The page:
And now I can see out the sliding door on the westside, where the old motion-sensitive light had died. That should annoy the next guy who tries to get in that door. ;-)

  25. Good reminders. However, I must add this: The office I work in has a very busy parking lot – people coming and going all day long. Yet at least once a month, during the day, someone’s car is broken into, usually via a broken window on the side facing away from the building entrance. With all the people going in & out, no one pays much attention to what’s happening out there & it apparently makes good coverage for a quick shatter, grab & go. A breaking car window makes very little noise & doesn’t draw the attention the way you’d expect.

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  29. This post convinced me to go get the fake car alarm, but where do you find them in Canada? I went to Canadian Tire and Walmart and no luck :(
    There’s been so many break-ins in the parkade at my apartment building.

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  31. You mentioned that some stuff in your car is a risk. How would you rate a paper set of maps in the seat pocket and a two-handed ice scrapper? Worth while, or too mundane?

    I’ve never worried about the maps (If someone steals those I’ll assume they need them more than me.) But I just started leaving the ice scrapper in overnight.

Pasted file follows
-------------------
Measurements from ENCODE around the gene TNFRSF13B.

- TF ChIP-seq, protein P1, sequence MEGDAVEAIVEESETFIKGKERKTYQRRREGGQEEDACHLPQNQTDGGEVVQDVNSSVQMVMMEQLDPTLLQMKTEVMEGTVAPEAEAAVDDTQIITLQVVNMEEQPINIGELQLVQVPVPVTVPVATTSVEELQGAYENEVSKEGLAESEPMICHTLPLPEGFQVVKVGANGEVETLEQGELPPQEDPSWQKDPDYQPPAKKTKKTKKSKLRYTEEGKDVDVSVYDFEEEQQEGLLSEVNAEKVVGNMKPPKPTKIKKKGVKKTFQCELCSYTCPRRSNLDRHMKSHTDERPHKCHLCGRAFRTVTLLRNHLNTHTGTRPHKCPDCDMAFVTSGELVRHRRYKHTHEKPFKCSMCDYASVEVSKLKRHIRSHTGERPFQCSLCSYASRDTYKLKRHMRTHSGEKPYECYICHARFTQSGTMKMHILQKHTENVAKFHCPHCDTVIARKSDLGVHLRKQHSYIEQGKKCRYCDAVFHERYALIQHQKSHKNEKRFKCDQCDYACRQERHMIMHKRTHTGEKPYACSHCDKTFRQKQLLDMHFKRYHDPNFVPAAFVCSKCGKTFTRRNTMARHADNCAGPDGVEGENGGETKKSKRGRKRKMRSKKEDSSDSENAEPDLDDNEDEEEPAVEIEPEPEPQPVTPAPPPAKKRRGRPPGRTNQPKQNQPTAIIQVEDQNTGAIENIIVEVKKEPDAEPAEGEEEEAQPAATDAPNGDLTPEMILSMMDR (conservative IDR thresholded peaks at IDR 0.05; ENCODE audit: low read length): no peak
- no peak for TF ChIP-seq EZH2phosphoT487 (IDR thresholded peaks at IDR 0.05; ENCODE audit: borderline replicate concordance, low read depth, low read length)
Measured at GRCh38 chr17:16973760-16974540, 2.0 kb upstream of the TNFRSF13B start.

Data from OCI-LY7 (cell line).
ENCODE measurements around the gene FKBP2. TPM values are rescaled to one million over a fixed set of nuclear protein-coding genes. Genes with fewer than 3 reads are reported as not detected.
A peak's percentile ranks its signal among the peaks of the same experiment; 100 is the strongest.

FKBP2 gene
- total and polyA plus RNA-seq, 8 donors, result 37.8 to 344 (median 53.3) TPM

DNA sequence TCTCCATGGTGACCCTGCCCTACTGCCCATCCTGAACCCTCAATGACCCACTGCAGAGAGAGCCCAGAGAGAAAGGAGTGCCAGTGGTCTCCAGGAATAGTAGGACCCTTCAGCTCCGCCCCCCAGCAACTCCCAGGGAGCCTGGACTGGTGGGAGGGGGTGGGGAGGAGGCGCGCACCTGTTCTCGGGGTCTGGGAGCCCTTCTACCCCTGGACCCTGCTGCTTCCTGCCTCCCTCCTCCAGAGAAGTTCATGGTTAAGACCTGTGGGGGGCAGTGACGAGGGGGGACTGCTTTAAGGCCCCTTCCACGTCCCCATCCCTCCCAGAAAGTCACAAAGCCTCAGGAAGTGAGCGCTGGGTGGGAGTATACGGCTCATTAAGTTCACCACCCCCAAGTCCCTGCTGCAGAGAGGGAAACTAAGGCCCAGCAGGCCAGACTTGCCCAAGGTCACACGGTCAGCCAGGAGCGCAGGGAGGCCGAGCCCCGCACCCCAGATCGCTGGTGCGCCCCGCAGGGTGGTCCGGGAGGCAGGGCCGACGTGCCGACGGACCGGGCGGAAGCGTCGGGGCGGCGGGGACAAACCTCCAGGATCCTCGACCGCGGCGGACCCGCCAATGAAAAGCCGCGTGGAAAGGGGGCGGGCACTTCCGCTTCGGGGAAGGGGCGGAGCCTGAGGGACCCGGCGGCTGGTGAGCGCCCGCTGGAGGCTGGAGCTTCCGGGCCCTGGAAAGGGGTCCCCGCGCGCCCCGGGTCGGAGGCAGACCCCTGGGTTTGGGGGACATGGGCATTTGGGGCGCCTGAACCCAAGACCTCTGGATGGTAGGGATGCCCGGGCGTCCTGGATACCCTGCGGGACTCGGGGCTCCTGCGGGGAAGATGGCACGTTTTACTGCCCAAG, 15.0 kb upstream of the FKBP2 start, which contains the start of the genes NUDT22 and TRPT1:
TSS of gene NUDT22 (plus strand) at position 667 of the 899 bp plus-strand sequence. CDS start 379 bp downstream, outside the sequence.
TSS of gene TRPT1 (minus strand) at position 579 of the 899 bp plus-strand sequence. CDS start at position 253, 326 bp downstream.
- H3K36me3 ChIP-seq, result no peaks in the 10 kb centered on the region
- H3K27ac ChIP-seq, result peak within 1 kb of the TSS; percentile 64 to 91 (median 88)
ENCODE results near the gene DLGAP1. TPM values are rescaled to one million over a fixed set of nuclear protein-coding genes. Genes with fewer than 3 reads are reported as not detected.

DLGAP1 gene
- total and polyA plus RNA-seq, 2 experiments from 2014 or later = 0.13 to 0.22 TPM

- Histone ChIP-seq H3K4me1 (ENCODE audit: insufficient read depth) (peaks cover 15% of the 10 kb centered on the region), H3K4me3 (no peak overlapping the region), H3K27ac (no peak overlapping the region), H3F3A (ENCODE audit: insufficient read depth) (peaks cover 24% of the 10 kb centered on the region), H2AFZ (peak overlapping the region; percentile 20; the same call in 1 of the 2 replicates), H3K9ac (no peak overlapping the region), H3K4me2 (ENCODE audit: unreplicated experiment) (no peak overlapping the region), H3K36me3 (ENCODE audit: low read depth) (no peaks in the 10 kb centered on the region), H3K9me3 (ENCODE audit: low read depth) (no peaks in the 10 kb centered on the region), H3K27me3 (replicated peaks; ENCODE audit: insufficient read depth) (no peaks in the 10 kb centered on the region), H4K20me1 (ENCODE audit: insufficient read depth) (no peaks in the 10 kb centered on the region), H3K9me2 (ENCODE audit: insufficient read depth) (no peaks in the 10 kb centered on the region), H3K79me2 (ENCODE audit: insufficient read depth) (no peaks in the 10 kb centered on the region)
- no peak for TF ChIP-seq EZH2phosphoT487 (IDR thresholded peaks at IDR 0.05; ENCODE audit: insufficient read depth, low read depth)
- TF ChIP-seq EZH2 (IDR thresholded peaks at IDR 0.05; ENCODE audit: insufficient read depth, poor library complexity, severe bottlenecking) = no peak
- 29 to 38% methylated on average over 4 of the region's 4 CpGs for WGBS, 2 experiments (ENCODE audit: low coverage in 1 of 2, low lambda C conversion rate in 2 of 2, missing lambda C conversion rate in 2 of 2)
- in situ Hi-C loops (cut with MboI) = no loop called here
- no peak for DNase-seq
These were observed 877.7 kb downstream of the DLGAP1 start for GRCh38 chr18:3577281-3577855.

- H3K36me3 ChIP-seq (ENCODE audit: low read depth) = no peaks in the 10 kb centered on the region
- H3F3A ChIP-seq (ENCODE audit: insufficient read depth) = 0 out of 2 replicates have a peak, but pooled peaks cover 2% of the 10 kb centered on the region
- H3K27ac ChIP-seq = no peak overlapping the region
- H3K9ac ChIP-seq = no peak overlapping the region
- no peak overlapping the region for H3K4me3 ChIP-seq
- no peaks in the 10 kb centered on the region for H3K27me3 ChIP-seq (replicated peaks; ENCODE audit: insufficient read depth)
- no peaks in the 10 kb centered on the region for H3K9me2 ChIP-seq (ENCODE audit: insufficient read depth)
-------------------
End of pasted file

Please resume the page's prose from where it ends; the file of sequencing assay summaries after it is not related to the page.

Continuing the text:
• I never would’ve broken into a car for an ice scraper or paper maps. No way. Not worth it. No market for them and they aren’t somehow cool or actually money themselves (like loose change), so I would’ve skipped breaking into a car like that. I think you shoudl be safe with those! (although I dont’ know what other car thiefs would think — but for my old “friends” and I, no way would we break in for a dumb ice scraper or maps!)

  32. Great article, TB. Thank you! Quick question…what’s your take on the following…my car was “broken” into (it was unlocked) at night and most of the change was taken. BUT, some change was left there. I locked the doors the next night on the car. The next night our garage door was “broken” into. A door with no lock. There’s nothing in the garage but worthless junk and apparently nothing else was taken. Should I worry the house is next? Should I setup a hidden cam in the car and leave it unlocked to record the person? I live in a low crime area and I’d like to go the extra step and catch him/them if possible. Any suggestions on how to do THAT? My fear is that change was left the first night. Then they came back the next night. I’d like to cut off the obvious progression if possible.

    • sounds like they might’ve been scared off the first night so they couldn’t finish what they started. The second night they didn’t take anything when they could’ve (even it is worthless junk), so I bet they’re done. You could do a hidden camera, but that sounds like a real pain. I’m a big fan of motion sensor lights outside a person’s place. Stick it up high enough so a tall dude can’t unscrew the bulb, and it usually keeps dudes away. The way they came back is weird, man, do you think maybe you might know the person? Like your kid playing a prank or something.

      • I forgot to say that it also could’ve been 2 different people. Seems unlikely, but crazier things have happened. First dude came and got scared off before getting all the change, and then the next night another dude, a garage thief, showed up. Unrelated. Not likely, but possible. Maybe ask your neighbors if they’ve had their cars or garages broken into.